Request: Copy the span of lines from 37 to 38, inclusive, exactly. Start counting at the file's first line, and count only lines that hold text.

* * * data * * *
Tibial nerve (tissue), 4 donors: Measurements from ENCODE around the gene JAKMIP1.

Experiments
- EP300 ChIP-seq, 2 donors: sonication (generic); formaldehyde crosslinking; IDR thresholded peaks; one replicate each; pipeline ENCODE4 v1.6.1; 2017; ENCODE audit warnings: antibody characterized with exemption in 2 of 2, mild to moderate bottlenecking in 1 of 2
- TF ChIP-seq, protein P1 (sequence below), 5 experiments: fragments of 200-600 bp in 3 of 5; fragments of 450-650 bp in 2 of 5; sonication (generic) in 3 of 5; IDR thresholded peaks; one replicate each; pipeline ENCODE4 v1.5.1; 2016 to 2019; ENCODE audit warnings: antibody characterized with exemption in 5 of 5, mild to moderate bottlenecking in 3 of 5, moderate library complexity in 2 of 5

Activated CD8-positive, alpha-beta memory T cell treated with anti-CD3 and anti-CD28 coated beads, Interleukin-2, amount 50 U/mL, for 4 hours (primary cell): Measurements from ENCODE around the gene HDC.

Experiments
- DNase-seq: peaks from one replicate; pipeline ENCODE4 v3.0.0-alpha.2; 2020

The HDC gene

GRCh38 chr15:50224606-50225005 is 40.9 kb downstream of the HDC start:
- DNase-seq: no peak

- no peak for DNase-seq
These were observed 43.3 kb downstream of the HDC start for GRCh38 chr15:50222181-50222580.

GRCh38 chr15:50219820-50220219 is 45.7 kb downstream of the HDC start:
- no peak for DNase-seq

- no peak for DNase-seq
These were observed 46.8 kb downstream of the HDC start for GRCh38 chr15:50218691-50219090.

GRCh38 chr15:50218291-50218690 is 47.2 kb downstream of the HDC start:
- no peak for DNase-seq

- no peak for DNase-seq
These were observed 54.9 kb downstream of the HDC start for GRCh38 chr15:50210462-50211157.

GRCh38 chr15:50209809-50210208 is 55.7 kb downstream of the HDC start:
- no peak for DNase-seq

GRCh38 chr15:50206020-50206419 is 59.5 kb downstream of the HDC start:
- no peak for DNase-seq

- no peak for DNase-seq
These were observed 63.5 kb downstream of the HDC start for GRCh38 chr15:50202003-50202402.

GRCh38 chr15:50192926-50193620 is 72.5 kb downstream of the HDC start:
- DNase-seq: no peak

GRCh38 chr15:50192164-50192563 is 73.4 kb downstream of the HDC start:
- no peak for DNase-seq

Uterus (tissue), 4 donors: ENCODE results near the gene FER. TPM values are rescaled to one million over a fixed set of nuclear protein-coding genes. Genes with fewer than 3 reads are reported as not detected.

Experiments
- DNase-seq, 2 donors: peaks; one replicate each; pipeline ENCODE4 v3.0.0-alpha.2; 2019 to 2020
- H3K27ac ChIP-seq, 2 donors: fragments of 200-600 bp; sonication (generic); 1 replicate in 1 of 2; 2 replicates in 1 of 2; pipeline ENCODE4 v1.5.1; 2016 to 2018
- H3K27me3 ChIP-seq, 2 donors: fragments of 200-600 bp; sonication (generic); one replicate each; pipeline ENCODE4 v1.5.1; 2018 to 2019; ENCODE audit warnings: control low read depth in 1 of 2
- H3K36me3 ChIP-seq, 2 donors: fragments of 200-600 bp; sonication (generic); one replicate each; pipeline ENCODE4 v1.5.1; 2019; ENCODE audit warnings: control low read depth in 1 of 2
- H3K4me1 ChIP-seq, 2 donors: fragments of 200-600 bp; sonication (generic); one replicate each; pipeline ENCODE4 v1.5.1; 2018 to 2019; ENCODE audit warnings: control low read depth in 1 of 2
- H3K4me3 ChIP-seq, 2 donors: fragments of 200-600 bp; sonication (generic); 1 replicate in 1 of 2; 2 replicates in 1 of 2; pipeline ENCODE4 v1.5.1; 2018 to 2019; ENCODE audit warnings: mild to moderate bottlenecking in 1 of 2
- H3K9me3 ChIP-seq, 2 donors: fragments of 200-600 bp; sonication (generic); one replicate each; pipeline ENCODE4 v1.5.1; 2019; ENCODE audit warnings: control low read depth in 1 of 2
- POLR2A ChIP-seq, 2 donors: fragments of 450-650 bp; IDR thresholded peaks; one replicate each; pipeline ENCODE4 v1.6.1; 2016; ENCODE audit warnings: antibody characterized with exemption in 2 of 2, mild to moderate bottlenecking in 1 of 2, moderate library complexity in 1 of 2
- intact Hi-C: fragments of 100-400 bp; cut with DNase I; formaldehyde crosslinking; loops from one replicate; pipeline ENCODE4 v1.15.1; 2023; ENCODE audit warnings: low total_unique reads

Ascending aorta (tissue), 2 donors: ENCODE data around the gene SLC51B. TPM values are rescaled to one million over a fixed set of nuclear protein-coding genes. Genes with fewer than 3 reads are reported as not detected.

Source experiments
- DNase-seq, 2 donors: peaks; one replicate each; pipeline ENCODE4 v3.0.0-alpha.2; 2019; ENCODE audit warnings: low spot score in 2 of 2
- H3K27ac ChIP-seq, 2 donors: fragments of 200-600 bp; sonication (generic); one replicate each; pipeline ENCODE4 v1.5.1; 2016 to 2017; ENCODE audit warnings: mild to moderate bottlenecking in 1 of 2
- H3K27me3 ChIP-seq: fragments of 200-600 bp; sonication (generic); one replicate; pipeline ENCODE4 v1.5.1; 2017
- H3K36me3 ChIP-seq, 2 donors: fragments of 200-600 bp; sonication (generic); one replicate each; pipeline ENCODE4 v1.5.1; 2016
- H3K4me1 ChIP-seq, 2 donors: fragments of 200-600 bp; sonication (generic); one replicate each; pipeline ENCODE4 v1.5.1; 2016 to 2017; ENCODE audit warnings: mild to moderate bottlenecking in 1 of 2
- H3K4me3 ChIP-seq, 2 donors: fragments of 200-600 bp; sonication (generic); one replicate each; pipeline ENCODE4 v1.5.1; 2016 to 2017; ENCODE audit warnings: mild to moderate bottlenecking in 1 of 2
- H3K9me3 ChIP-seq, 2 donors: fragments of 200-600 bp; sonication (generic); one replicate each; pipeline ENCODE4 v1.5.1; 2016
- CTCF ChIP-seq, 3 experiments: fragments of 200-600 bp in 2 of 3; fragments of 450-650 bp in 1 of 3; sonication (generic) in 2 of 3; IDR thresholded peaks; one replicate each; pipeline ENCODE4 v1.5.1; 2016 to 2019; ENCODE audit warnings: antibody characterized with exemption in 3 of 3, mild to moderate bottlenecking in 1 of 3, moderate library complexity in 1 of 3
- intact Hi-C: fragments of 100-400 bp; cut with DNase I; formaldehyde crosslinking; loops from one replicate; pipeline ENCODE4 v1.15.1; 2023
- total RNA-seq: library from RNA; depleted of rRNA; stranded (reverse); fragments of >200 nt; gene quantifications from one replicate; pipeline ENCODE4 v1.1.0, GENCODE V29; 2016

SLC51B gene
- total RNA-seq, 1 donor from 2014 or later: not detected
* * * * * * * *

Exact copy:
- H3K4me1 ChIP-seq, 2 donors: fragments of 200-600 bp; sonication (generic); one replicate each; pipeline ENCODE4 v1.5.1; 2018 to 2019; ENCODE audit warnings: control low read depth in 1 of 2
- H3K4me3 ChIP-seq, 2 donors: fragments of 200-600 bp; sonication (generic); 1 replicate in 1 of 2; 2 replicates in 1 of 2; pipeline ENCODE4 v1.5.1; 2018 to 2019; ENCODE audit warnings: mild to moderate bottlenecking in 1 of 2